Summer Activities Pose Increased Dangers for Inexperienced Drivers
CLEVELAND/HAMILTON/GROVE CITY, Ohio – Summertime is the right time for teenagers to pick up some extra schooling in safe driving.
“This is a time of year when many teens are driving more miles, perhaps to work or summer activities,” said Jim Graham, manager, Ford Driving Skills for Life. “Teens also frequently drive with other teens in the vehicle, adding to the risk for these less experienced drivers.”
Ford Driving Skills for Life (DSFL) offered 1,200 Ohio teen drivers free half-day driving clinics with some of the nation’s top professional driving instructors designed to address the warm weather increase in risks that teen drivers face on the road. Ford DSFL addressed the dangers by providing advanced safe-driving training on a specially equipped course that let teens experience the worst the road has to offer within a controlled and safe environment. The free half-day of driving exercises builds skills in four key areas: driver distraction, speed/space management, vehicle handling and hazard recognition.
Developed with the Governors Highway Safety Association, Ford Driving Skills for Life is recognized as the nation’s most comprehensive driving skills program, with free professional driver instruction, state grants, free materials for parents and educators, and a Web-based curriculum that includes “The Academy” on www.drivingskillsforlife.com.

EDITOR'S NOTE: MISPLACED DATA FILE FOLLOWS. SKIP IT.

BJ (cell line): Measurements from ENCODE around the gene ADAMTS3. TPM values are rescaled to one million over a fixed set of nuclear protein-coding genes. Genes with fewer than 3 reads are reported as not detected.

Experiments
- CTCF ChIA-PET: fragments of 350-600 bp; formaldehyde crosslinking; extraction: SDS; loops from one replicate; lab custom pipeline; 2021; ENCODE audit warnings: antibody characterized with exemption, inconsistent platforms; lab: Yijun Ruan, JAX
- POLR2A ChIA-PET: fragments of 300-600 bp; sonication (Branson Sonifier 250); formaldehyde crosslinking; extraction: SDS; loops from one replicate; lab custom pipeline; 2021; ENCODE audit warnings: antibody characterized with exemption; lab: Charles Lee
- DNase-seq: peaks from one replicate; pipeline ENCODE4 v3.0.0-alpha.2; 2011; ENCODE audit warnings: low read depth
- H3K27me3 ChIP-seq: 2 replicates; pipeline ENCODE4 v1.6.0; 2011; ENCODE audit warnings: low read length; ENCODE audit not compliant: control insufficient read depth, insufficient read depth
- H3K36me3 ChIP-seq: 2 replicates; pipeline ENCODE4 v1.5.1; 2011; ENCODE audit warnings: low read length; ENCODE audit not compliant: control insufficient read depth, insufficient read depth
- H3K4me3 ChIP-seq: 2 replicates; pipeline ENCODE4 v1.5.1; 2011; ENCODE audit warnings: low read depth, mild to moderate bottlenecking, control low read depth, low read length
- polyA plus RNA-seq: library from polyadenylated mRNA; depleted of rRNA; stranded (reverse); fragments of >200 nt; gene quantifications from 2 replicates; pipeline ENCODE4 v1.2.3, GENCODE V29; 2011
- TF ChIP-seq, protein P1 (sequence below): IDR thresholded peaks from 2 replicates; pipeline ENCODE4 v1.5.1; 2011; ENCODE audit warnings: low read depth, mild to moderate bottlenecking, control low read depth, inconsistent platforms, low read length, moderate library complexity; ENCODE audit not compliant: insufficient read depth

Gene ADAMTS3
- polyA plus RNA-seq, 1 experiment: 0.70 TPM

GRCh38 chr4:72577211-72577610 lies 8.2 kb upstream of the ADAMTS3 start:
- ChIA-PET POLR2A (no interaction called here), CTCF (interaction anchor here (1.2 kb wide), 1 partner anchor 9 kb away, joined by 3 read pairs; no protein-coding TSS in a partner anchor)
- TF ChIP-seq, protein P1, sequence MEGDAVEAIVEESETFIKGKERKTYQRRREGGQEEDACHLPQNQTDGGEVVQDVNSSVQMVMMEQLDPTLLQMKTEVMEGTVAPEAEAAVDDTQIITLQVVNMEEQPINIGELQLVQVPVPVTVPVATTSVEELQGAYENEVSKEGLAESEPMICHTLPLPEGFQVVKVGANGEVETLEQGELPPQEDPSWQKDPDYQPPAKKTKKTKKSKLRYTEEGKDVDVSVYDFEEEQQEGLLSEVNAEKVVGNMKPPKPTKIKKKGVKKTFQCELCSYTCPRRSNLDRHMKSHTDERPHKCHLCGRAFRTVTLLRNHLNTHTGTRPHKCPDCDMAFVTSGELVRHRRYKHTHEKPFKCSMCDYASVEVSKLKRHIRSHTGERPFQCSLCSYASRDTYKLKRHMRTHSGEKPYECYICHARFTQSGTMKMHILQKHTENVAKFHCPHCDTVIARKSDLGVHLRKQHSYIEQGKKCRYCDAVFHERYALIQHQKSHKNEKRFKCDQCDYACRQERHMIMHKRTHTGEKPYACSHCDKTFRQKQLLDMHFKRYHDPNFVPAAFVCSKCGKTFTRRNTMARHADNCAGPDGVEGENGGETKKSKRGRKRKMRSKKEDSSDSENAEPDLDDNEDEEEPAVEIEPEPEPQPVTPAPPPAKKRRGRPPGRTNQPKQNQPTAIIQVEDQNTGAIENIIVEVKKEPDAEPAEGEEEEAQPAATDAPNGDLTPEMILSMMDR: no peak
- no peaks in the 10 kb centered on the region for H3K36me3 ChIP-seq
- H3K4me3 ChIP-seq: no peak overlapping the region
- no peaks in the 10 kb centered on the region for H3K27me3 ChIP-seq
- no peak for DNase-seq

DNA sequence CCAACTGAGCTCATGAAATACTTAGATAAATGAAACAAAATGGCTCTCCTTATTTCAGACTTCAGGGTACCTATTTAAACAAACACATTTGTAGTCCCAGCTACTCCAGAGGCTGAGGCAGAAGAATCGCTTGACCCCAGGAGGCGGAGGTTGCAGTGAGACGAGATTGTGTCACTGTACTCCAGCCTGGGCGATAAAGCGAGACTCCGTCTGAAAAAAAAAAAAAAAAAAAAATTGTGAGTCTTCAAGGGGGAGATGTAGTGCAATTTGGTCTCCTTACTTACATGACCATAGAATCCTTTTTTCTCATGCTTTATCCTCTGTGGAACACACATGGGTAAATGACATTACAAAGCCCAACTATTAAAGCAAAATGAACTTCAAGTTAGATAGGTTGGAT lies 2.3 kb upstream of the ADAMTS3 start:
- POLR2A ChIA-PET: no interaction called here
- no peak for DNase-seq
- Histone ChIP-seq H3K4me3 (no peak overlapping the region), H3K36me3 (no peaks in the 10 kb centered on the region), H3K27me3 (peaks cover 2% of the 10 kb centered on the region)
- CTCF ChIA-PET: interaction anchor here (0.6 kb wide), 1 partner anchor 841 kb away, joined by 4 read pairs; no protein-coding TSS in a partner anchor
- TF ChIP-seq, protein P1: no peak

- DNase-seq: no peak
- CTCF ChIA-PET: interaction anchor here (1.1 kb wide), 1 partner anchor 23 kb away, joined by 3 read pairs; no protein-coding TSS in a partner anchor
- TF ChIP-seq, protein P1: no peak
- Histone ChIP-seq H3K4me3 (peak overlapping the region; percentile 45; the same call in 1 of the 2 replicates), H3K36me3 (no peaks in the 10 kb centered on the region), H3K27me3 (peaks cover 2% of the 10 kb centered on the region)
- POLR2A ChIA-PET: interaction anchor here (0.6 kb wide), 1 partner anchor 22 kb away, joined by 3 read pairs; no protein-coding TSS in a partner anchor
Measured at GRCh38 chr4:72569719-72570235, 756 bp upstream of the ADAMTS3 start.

“We are proud to partner with Ford, GHSA and Westfield Insurance on these incredibly important events this summer for a number of reasons,” said Karhlton Moore, executive director, Office of Criminal Justice Services. "When a young life is needlessly ended or crippled, it affects people more than you can imagine.”
Teen drivers, mile to mile, are in three times as many fatal crashes as other drivers, claiming the lives of nearly 3,000 drivers ages 15-19 each year. The under-20 age group also has the highest proportion of distracted drivers involved in fatal crashes. According to the Ohio State Highway Patrol, there were 327 Ohio teens killed in traffic crashes during the 2009-2011 period.
"These are very serious lessons conducted in a way that resonates with young people and will hopefully make them stop and think when they drive," said Graham. "We have fun for a few hours, but the experience will help protect these drivers for a lifetime."
"Both our sons attended the Columbus skills day," said Wendy Lomano, Ohio parent. "They came home that afternoon very excited and talked non-stop about everything they learned. Thank you for putting on such a valuable, fun, exciting, and educational day!
Singer, songwriter, actress and Ford Driving Skills for Life spokesperson Kate Voegele joined the tour in her home state of Ohio. Kate learned safe driving tips and put on a pair of drunken driving goggles to better understand the dangerous effects of driving while impaired.
Ford Driving Skills for Life has trained more than 500,000 new drivers through free online and professional hands-on driver instruction. The Ford DSFL National Tour continues next month in Alaska before moving on to Montana and Idaho in the fall.
"My daughter was at yesterday's session, and not only did she have a great time, she learned a lot," said Angie Weber Kennedy, Ohio parent. "Thanks! We will be back in 2 years when our son is old enough."